From the V&A was the Jain faith's Kalpasutra which has pages from a 15th and 16th century edition, while representing the Sikh faith was a painting of Maharaja Ranjit Singh who was the first maharaja of the Sikh empire.
Happy to be here: The Queen met leaders of the eight non-Christian religions as well as Christian representatives
Dr Kamal Mehta, trustee of Jain Samaj Europe, said: 'For us it's an absolute honour for her majesty to see things from the Jain religion.'
Amrit Kaur Lohia, of the UK Punjab Heritage Association, said: 'This kind of event is very important because it's not just celebrating the monarchy, it's celebrating everything the British monarchy represents.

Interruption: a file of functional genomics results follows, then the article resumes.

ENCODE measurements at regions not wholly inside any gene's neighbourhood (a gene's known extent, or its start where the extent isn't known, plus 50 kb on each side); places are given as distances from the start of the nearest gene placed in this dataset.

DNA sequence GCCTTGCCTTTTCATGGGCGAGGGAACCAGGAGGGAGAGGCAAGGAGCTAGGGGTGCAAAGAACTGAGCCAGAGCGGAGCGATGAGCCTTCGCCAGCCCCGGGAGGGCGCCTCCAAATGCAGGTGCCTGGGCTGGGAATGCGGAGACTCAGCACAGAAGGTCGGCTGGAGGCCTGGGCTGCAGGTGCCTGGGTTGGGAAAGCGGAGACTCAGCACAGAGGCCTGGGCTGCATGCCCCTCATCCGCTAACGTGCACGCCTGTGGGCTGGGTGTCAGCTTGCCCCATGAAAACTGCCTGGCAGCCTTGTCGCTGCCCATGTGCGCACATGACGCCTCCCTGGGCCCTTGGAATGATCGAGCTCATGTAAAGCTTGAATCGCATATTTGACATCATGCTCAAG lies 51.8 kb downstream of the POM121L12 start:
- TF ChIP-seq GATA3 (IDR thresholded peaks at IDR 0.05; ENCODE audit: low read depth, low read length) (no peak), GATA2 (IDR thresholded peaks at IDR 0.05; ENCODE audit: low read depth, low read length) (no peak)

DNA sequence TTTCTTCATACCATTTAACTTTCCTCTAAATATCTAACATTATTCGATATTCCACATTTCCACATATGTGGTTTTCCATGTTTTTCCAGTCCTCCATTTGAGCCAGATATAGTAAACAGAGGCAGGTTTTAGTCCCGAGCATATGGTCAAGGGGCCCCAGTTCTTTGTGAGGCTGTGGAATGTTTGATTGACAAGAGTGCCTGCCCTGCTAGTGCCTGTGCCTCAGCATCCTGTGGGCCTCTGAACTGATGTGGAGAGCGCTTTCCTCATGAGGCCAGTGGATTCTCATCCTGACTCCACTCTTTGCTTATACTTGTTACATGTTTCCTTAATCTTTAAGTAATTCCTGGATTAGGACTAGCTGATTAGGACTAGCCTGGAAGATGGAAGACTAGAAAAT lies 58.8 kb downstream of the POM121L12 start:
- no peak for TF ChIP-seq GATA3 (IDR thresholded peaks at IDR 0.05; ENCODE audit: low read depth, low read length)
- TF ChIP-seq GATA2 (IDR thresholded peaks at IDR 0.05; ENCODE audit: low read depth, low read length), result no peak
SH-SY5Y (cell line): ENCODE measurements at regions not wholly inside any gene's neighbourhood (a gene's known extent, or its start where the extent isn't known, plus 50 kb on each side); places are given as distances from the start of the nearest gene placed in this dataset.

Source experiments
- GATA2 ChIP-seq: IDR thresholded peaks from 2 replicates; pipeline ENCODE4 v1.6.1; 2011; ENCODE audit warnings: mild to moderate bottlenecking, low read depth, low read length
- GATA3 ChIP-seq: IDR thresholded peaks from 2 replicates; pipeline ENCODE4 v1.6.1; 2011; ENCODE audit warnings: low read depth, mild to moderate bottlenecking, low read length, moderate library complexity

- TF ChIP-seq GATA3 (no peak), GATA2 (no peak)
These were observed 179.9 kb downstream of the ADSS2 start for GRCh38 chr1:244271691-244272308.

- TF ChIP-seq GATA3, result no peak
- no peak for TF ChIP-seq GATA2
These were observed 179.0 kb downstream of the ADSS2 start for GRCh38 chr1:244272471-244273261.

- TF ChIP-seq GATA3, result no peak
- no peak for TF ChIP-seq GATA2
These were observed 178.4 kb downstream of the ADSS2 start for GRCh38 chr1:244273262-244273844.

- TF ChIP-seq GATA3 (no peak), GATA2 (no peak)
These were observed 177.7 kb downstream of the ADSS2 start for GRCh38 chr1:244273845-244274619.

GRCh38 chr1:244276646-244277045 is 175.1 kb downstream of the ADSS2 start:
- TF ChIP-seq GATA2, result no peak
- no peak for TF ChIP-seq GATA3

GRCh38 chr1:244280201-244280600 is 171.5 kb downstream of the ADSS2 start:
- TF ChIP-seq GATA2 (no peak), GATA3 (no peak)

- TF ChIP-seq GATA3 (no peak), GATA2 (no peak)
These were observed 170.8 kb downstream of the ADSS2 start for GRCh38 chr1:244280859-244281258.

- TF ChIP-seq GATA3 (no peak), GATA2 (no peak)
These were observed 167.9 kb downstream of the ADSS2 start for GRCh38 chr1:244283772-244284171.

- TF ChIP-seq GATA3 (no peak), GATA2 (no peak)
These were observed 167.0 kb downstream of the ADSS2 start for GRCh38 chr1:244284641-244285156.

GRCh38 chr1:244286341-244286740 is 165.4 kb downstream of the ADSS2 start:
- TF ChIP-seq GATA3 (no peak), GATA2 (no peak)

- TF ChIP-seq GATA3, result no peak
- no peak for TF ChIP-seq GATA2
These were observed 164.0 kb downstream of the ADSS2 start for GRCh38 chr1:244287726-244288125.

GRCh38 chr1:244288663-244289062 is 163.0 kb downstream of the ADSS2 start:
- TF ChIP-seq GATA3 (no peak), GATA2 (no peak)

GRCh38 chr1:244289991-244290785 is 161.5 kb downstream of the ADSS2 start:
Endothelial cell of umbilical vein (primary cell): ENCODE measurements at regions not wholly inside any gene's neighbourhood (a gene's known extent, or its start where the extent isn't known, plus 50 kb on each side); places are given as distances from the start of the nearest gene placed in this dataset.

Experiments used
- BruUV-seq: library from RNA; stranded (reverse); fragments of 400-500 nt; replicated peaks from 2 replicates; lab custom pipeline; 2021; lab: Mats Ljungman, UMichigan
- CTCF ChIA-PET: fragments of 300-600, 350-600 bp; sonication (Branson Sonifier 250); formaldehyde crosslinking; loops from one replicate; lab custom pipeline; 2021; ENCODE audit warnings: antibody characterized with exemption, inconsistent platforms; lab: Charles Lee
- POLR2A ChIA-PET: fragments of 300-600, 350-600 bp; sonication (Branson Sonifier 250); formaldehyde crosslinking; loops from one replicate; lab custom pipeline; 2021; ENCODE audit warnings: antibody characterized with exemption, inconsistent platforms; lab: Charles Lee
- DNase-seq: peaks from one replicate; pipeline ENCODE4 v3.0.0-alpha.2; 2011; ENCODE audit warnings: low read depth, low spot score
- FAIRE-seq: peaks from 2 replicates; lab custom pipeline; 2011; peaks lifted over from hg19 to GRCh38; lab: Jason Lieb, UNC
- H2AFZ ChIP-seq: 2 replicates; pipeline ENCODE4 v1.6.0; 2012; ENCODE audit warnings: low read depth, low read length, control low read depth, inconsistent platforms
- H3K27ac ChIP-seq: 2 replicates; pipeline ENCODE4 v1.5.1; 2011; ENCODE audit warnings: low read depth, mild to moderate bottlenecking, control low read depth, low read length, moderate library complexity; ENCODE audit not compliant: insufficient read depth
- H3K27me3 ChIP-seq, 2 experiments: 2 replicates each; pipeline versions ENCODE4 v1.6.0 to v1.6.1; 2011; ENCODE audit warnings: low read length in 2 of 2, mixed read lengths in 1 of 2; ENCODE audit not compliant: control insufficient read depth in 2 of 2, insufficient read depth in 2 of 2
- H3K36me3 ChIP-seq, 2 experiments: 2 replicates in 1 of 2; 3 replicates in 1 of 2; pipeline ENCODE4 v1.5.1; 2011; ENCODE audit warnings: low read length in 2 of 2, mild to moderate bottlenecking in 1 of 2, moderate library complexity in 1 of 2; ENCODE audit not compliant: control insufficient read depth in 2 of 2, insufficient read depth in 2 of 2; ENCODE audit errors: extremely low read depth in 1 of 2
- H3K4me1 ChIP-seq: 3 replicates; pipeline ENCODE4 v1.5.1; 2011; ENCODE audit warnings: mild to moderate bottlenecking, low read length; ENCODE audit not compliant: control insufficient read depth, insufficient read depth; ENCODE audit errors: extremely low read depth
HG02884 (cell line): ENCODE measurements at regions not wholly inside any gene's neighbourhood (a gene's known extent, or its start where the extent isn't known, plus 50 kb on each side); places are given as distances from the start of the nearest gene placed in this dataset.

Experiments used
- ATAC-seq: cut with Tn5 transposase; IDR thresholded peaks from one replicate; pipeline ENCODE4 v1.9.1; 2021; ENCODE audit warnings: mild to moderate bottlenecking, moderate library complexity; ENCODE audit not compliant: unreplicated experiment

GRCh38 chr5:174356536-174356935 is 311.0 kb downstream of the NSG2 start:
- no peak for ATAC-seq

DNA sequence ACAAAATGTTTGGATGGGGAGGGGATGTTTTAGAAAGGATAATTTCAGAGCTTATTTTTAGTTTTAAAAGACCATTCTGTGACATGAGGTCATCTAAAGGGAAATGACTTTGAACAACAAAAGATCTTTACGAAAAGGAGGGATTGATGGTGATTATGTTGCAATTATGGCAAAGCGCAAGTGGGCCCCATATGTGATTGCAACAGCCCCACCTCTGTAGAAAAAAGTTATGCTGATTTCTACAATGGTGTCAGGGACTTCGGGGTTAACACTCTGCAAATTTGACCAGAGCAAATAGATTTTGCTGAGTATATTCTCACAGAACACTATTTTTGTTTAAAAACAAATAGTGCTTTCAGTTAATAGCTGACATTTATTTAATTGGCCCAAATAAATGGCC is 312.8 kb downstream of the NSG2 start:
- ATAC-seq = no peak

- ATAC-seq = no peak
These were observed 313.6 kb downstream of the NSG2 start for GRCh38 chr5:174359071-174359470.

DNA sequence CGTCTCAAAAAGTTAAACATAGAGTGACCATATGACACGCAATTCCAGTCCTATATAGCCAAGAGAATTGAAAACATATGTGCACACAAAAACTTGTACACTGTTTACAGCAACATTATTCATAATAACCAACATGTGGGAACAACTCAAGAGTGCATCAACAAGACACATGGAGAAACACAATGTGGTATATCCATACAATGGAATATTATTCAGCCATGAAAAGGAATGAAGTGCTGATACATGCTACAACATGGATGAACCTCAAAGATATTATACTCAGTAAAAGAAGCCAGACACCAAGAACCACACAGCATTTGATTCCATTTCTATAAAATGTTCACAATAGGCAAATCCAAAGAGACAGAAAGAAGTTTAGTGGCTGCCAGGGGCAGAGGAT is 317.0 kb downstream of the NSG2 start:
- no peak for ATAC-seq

'She has done it so well throughout her reign and this event is just an example of her doing it again.'
Chief Rabbi Lord Sacks, a Jewish representative at Lambeth Palace today, said the Queen, and particularly the Duke of Edinburgh, were 'fascinated' by the book that came from New York.
He added: 'I have a deep reverence for her majesty and all she represents.'
Religious leaders: The Queen smiled as Dr Williams introduced her to his guests
Teaching tolerance: From left, the Chairman of the Buddhist Society Dr. Desmond Biddulph, Venerable Ajahn Amaro Bhikku, and Venerable Bogoda Seelawimala
During her visit, the Queen was also invited to see the ampulla and spoon – the jug and spoon which was used when she was anointed at her Coronation – and said: 'It's nice to see it again.'
Meanwhile, the Archbishop of Dublin, the Most Rev Michael Jackson, said she made a joke when she was reminded of how long ago she was anointed.